Education is expensive enough, without students having to fork out hundreds of dollars each semester for the latest textbooks - and over the past decade, textbook prices in the US have risen by a ridiculous 82 percent.
Now an education advocacy group is finally doing something about it, by rolling out an initiative that will allow 38 community colleges in the US to trade their textbooks for open-source materials - a move that could save students up to US$1,300 each year.
The new initiative comes from Maryland-based education reform group, Achieving the Dream, who have given US$9.8 million in grant money to 38 community colleges across 13 states.
That money will allow the colleges to cover the cost of transitioning from textbooks to open-source learning material, which students can then access, download, or print for free.
Half of the colleges selected for the grants already use free learning materials in some of their courses, Achieving the Dream admits, but they'll now be able to put together online resources for even more degrees.
And while that might not sound like a big deal - after all, students still have to pay for tuition - education experts think it could be the difference between students completing their degrees and dropping out.
In fact, a recent study showed that 60 percent of students who don't complete college said that textbooks were a financial barrier for them. And that's incredibly frustrating when there are so many great, freely available education resources out there online.
"The cost of textbooks is the biggest rip-off in higher education," Glen Dubois, chancellor of the Virginia Community College System, which is involved in the new initiative, told The Washington Post. "Too many of our students show up, they enrol and start the first week without a textbook, and that puts them behind the eight ball on the college success measure."
MIT in Cambridge is already leading the way in this area, with their OpenCourseWare program, which was launched back in 2001 and put ALL of the education materials from the college's undergraduate and postgrad courses freely available online, for anyone in the world to download - including textbooks written by MIT professors.
Those resources have now been used by more than 200 million people around the world - which is pretty incredible when you think of how many people's lives could be changed by that knowledge.
But for smaller organisations, such as community colleges, it's often difficult to put these kind of programs into action, which is why grants such as this one are so important.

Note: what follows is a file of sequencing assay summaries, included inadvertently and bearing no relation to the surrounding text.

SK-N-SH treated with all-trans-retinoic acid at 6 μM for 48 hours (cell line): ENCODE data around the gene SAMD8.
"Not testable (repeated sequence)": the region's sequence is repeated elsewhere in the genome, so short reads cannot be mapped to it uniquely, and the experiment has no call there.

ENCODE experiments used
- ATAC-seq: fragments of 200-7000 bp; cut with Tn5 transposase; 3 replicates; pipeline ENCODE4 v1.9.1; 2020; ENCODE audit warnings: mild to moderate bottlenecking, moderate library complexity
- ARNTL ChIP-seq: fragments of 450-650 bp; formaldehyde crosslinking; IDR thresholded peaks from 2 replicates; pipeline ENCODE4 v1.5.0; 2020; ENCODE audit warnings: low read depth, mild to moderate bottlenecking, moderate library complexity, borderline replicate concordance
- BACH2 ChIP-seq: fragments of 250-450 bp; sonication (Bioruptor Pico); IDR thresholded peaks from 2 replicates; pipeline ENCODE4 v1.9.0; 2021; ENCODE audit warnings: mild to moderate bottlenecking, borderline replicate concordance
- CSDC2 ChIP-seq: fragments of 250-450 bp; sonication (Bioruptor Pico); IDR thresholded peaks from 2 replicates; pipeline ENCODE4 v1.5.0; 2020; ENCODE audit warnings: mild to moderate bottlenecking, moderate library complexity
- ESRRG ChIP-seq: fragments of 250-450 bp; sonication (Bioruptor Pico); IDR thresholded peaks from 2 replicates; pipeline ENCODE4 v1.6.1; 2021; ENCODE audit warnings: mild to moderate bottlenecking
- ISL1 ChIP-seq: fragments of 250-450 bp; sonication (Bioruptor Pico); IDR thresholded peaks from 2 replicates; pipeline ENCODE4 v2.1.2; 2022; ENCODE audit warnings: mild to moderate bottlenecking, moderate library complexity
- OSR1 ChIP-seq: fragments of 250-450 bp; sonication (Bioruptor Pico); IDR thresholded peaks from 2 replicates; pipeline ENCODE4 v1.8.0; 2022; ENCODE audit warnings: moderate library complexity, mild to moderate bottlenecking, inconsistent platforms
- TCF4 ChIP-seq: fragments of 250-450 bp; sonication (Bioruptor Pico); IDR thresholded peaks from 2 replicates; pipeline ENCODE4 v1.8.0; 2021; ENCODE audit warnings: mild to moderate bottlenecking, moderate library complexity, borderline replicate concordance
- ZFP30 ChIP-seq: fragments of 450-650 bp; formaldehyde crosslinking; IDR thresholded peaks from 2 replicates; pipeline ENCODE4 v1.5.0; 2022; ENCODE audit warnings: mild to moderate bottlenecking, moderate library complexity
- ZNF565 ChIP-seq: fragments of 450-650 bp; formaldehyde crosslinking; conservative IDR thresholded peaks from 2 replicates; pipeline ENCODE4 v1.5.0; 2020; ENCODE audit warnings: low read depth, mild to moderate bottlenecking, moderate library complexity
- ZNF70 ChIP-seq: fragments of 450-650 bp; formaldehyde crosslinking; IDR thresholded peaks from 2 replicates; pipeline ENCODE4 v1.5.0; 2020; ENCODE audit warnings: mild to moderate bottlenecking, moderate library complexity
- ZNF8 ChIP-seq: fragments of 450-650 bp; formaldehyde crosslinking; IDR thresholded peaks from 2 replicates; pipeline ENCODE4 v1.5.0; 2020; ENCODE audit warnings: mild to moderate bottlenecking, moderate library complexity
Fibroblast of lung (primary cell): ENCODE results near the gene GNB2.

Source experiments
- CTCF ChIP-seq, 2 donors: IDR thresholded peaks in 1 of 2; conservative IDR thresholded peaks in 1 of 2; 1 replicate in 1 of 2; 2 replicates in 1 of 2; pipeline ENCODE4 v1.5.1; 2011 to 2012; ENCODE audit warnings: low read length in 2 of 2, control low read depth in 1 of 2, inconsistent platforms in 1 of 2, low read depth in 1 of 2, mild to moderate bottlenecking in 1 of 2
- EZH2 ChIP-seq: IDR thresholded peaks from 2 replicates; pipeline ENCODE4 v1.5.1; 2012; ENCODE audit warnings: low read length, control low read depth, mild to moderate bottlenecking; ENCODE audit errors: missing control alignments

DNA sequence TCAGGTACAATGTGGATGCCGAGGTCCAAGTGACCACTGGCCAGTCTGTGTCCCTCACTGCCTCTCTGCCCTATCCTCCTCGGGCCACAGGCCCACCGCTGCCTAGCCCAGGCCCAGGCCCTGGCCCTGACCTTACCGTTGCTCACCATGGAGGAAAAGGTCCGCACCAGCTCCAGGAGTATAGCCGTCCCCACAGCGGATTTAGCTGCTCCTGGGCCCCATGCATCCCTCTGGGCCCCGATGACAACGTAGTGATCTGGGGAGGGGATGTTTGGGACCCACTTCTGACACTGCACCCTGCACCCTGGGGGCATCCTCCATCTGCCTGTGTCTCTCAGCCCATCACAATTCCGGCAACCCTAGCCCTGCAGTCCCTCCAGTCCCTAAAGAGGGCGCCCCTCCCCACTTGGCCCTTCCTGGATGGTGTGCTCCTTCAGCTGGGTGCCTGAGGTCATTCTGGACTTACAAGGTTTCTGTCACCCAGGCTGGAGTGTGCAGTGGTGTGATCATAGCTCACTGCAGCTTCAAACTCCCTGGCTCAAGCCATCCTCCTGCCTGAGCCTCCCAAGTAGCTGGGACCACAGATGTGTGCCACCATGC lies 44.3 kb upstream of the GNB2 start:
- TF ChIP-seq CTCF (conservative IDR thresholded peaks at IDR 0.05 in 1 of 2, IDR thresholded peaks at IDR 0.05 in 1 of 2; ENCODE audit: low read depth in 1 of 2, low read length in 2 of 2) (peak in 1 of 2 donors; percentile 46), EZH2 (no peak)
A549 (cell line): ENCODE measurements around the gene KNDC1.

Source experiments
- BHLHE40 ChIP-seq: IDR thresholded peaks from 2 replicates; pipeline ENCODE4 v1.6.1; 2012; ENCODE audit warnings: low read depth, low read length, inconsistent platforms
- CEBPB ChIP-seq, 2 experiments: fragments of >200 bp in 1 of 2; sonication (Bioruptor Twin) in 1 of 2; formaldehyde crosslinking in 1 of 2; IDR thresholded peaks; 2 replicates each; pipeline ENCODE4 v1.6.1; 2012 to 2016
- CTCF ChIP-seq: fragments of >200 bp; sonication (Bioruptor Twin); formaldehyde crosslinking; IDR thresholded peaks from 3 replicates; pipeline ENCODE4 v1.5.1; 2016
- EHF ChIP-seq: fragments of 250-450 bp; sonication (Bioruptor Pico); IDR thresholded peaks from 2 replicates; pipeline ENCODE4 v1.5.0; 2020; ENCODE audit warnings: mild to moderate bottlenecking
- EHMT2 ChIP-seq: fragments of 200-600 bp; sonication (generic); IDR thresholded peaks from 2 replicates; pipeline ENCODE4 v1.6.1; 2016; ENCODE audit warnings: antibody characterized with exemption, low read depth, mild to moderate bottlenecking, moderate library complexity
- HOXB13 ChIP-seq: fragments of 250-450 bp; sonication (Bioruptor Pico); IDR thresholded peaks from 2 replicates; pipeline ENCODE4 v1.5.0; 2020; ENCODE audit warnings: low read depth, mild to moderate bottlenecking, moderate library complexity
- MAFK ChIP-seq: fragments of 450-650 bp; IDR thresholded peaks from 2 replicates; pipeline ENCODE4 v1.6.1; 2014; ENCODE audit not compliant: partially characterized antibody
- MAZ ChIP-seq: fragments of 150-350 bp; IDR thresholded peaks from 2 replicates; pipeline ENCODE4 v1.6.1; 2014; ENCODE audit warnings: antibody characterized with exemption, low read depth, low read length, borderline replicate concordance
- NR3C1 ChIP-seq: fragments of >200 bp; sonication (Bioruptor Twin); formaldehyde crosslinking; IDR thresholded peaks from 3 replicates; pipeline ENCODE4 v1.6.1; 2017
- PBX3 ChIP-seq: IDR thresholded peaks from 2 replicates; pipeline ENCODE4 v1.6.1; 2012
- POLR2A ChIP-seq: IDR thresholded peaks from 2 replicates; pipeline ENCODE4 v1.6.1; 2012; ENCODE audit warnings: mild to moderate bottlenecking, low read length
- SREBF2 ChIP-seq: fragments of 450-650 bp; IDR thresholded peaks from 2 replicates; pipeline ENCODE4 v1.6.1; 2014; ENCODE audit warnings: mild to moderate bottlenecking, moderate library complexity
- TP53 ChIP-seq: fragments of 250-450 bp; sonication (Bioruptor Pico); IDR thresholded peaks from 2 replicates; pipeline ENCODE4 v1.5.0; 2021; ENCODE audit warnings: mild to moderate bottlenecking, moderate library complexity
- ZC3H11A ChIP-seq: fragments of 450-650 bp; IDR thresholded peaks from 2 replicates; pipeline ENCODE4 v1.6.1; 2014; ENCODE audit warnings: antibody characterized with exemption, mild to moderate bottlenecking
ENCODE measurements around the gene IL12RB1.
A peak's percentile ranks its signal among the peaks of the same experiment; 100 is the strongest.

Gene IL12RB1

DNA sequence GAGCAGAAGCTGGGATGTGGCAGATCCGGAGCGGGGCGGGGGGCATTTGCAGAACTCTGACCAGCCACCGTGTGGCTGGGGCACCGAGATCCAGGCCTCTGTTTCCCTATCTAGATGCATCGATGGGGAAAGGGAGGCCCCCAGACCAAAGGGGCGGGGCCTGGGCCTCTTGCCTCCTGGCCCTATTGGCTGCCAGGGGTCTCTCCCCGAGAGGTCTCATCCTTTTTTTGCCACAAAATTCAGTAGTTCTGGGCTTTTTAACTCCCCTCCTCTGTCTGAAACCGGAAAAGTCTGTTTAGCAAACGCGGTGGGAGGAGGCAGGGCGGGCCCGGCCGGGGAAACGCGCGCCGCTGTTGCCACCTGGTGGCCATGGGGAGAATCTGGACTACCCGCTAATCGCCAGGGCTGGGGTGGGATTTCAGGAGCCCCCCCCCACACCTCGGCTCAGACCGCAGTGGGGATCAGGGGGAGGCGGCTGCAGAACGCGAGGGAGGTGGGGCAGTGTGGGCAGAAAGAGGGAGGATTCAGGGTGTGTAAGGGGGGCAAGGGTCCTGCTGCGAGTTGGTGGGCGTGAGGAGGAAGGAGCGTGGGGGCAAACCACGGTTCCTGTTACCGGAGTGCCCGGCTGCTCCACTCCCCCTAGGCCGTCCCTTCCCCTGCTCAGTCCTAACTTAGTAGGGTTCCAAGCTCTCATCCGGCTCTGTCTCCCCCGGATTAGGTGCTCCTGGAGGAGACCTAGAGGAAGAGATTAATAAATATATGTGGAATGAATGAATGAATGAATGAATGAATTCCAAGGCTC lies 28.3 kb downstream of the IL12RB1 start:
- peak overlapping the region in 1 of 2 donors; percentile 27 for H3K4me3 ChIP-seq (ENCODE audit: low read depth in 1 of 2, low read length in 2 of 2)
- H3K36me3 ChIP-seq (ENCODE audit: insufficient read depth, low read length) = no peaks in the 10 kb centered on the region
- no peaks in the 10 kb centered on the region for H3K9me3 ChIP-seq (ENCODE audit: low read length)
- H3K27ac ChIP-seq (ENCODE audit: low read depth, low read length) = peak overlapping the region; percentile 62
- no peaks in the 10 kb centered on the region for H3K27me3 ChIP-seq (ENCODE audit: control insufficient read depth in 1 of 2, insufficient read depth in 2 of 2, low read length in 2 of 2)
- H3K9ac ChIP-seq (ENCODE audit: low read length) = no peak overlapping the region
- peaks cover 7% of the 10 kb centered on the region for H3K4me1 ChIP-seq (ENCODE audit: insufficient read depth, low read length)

"This initiative will help further transform teaching and learning in the nation's community colleges," said Karen A. Stout, CEO of Achieving the Dream. "Extensive use of OER [open educational resources] will enable students to have access to more dynamic learning tools and a richer academic experience at a cost that will help more students complete their studies."
For now, the initiative is focussing on replacing the textbooks in all required courses for degrees in business administration, general education, computer science, and social science - but hopefully more degrees will follow (regular science, anyone?)
The schools will also be uploading all the open-source material created for their courses, so that anyone, anywhere in the world, can access them.
But it's not just textbooks that we need to cut the cost of in order to make knowledge more accessible. Journal publishers have also been scrutinised over the past few years for the ridiculously high fees they charge people to view even a single article - something that's hard to stomach when you realise that the majority of the research published in these journals is funded by tax payer dollars.
In response, Europe has announced that it's working to make all its research papers freely available by 2020. In the meantime, illegal sites such as Sci-Hub are now appearing online, offering free and immediate access to millions of journal articles - kind of like the pirate bay of science, but faster.
Some scientists are even choosing to bypass the journal publishers altogether, and are putting their work up on pre-print sites such as arXiv.org and bioRxiv for the world to see before submitting it for peer review.
We've still got a long way to go, but these are all big steps towards a world where knowledge is freely available to anyone, no matter who they are, or how much money they have. And that's a pretty incredible goal.
The next thing to tackle will be the rising cost of college tuition, but for now, saving a few thousand dollars on textbooks will hopefully be enough to help students stay in school.
"In an era of tuition increase after tuition increase, at least … we can point to a solid way we have helped lower the cost of higher education," said Dubois, who reports that course completion rates in community colleges have gone up since they started using open education resources.
"We're pleased to be a part of this consortium of colleges and want to keep taking OER to the next level."
You can see the full list of community colleges involved below: